By Eric Sepanek
Not a day goes by lately without more news on Bitcoin’s meteoric rise this year. But is it really a good investment? We’ve broken the case for Bitcoin down into pros and cons.
Benefits of Bitcoin
Bitcoin enthusiasts claim all manner of positive effects from the cryptocurrency, from being an “ethical investment”—see below on some of the “ethical” uses people have for Bitcoin—to scarcity, as apparently only 21,000,000 have been created and can ever be created.
However, the only truly objective benefit of investing in Bitcoin is if you are hungry for volatility. Bitcoin is proving to be subject to staggering volatility: as of 1:00 pm on December 12, the cryptocurrency was up 189.52 percent over the past month, but if you bought Bitcoin at $17,303.46 on December 7, by December 10, you would have seen the price fall to $14,013.06, a loss of 19 percent in only three days. These highs and lows are common occurrences for Bitcoin—even Bitcoin Magazine admits as much.
Drawbacks of Bitcoin
The cons for Bitcoin are many.
As a rule, anything in the financial system that criminals are in favor of is a bad thing, seeing how criminals only enter the financial system to exploit it, which is apparently what many criminals are doing with Bitcoin, even going so far as to demand kidnapping ransoms in Bitcoin to prevent tracking of the funds.
Conceptually, it makes sense that sufficiently strong encryption could prevent hacking of any system, let alone a decentralized currency. Yet, in spite of its vaunted security claims, in November 2017 hackers stole $30 million of the cryptocurrency from Tether, a digital currency start-up.
Last week, Alan Greenspan compared Bitcoin to the Continental currency, an early U.S. currency issued by the Continental Congress that skyrocketed in value from 1775 to 1782 then lost all of its value. Belinda Boa, a senior manager for BlackRock, Inc., the world’s largest asset manager with $5.7 trillion in assets under management, recently said that the financial behemoth sees “bubble-like valuations” in Bitcoin. Ron Paul goes even further, asserting that “cryptocurrencies are in an ‘exponential bubble’…and are ‘a reflection of the disaster of the monetary dollar system.’”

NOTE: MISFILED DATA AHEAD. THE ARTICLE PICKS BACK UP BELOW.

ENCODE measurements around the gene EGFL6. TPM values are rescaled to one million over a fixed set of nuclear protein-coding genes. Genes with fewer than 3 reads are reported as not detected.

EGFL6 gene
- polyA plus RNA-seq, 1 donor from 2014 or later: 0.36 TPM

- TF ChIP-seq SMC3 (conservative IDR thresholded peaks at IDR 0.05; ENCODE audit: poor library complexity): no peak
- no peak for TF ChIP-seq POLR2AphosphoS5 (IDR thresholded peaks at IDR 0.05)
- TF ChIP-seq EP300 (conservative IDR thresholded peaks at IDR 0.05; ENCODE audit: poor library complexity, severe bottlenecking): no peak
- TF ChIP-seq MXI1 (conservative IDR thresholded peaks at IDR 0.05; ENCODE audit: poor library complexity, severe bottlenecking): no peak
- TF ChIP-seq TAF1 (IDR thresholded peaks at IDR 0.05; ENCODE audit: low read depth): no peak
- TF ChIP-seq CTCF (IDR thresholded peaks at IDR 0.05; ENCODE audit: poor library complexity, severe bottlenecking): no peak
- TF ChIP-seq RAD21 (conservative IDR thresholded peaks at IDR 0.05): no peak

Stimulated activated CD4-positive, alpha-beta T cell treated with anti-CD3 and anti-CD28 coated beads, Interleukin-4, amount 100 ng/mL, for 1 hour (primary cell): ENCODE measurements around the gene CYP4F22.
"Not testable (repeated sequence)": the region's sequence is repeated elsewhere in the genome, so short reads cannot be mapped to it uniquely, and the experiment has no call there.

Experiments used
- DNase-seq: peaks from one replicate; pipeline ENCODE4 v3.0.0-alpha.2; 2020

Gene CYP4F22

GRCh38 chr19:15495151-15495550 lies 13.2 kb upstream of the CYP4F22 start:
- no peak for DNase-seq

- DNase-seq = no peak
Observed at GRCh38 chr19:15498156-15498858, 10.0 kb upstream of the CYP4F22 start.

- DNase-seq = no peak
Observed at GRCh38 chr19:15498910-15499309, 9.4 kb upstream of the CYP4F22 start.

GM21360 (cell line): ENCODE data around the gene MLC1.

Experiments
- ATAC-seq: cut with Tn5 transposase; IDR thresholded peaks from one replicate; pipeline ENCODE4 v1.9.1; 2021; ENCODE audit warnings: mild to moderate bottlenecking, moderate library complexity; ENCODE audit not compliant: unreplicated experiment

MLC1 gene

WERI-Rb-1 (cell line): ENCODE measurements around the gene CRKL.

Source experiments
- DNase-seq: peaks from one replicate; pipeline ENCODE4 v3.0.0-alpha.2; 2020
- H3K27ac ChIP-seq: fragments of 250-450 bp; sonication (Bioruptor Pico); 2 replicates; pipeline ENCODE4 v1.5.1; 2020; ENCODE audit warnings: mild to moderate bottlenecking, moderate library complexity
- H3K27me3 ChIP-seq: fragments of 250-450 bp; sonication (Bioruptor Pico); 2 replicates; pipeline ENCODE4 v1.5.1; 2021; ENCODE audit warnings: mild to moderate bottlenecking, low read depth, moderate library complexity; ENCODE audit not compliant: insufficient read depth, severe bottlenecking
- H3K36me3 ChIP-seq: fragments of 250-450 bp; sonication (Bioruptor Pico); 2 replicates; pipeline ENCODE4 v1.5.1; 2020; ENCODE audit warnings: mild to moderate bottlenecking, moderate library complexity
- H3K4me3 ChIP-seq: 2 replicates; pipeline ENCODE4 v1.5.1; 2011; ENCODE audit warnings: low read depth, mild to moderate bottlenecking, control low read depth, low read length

Bitcoin enthusiasts love to point at the cryptocurrency’s lack of popularity within financial circles as a good thing, but at some point, you have to wonder if the Kool-Aid is spiked!
The IRS recently won a lawsuit against Coinbase, one of the largest Bitcoin wallet providers and exchanges, to force Coinbase to release trade data so that tax officials can look for evidence of tax evasion.
As mentioned above, a finite number of Bitcoins can ever be mined: 21 million. So far, about 16 and a half million Bitcoins have been mined; however, an estimated 25 percent of these coins have been accidentally lost or willfully destroyed. Bitcoin owners lose their private keys or passwords; experience device failures; forget about their digital wallets; or pass away without leaving their coins to anyone. In the early days of the cryptocurrency, when its value was much lower, some investors deleted the coins they’d mined from their computers or discarded hard drives containing thousands of coins.
Gold: The True Safe-Haven Investment
In the short run, Bitcoin may be pulling some investment interest away from precious metals like gold, simply because many investors have only a small amount set aside for alternative investments. Yet in the medium- to long-term, we see the Bitcoin bubble as highly bullish for precious metals. Sooner or later, the bubble will burst, and when it does, precious metals will be there for the flight to quality.
‘This crazy Bitcoin mania has drained off what would otherwise be a demand for gold. … When it collapses, I think a lot of that demand will come back into gold, as well as people fleeing the standard stock and bond markets for the first time in 9 or 10 years.’ –former Reagan White House Budget Director David Stockman.